Have questions? Need information? This page will link you to a wide range of documents and videos (some ours, some those of others), all related to our cause.
Most-recent resources top the list. Use the filters to search for specific topics or types of resources or to locate specific items.
To return to your search parameters from a resource document page, use your browser’s “Back” button. Be sure to reset filters before starting a new search. And be sure to click Submit to get your next results.
To quickly jump between the search results and the search filters, use the sticky bar buttons at the bottom of your screen.
Those who support an airport in Pickering – and this small but vocal crowd includes local politicians and general aviation pilots – insist on repeating a Big Lie: that KPMG “determined that the GTA would need a new airport by 2036.” The KPMG report did not say this. Here's what it did say.
As part of the Durham Region Municipal Comprehensive Review, we responded to the following sections of the Proposed Policy Directions report of March 2021:
• Prosperous Economy (4. Proposed Direction: Pickering Federal Airport Lands, p. 19)
• Healthy Communities (6. Proposed Direction: Greenhouse Gas Reduction, p. 24; and 8. Proposed Direction: Air Quality, p. 28)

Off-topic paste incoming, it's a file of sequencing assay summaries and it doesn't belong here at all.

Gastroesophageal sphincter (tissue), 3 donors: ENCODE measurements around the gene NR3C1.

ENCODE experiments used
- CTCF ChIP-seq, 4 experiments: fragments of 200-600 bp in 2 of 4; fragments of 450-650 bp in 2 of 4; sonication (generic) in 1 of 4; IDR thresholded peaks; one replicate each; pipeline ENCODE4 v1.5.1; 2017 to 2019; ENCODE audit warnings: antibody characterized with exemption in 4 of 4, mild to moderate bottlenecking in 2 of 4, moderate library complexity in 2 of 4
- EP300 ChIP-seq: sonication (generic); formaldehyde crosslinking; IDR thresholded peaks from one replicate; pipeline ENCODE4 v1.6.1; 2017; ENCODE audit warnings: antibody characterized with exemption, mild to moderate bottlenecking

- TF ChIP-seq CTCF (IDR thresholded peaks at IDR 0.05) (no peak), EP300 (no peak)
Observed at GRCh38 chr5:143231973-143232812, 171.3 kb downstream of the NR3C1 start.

• Vital Urban System (52. Proposed Direction: Settlement Area Boundary Expansion, p. 94)
• Thriving Rural System (54. Proposed Direction: Goals for a Thriving Rural System, p. 99)
Our submission was endorsed by: Ontario Nature, York Region Environmental Alliance, Pickering Naturalists, North Durham Nature and Environmental Action Now Ajax-Pickering.
The Federal Lands aren't just farmland and green space. Over the years, archaeological digs have uncovered evidence of many Indigenous settlements, including a sizable colonnaded village. In the past decade or so, 17 more sites have been registered with the Ontario Ministry of Tourism, Culture and Sport, whose Archaeological Unit is of the opinion that a comprehensive resurvey of the remaining Lands would likely uncover many additional sites.
Letter calling for inaccuracies to be corrected in Durham Region webpost from March 9, 2020.
Local politicians have for years extolled indoor farms as desirable elements of a future airport on the Federal Lands, no doubt banking on the idea that by incorporating such facilities into the project, they would silence objections to the destruction of prime farmland. The paper reveals how misguided such thinking is. “Indoor Farming and North Pickering” looks at the pros and cons of greenhouse and indoor farming operations and compares them with the pros and cons of outdoor farms. The results? The cost of energy to operate indoor farms in particular can be prohibitive. Unless powered by green energy, the farms have a huge carbon footprint. Such operations have many vulnerabilities. They have limited crop options. And on and on. Far from silencing our objections, the results of this research reinforce our opposition to an airport on the Lands.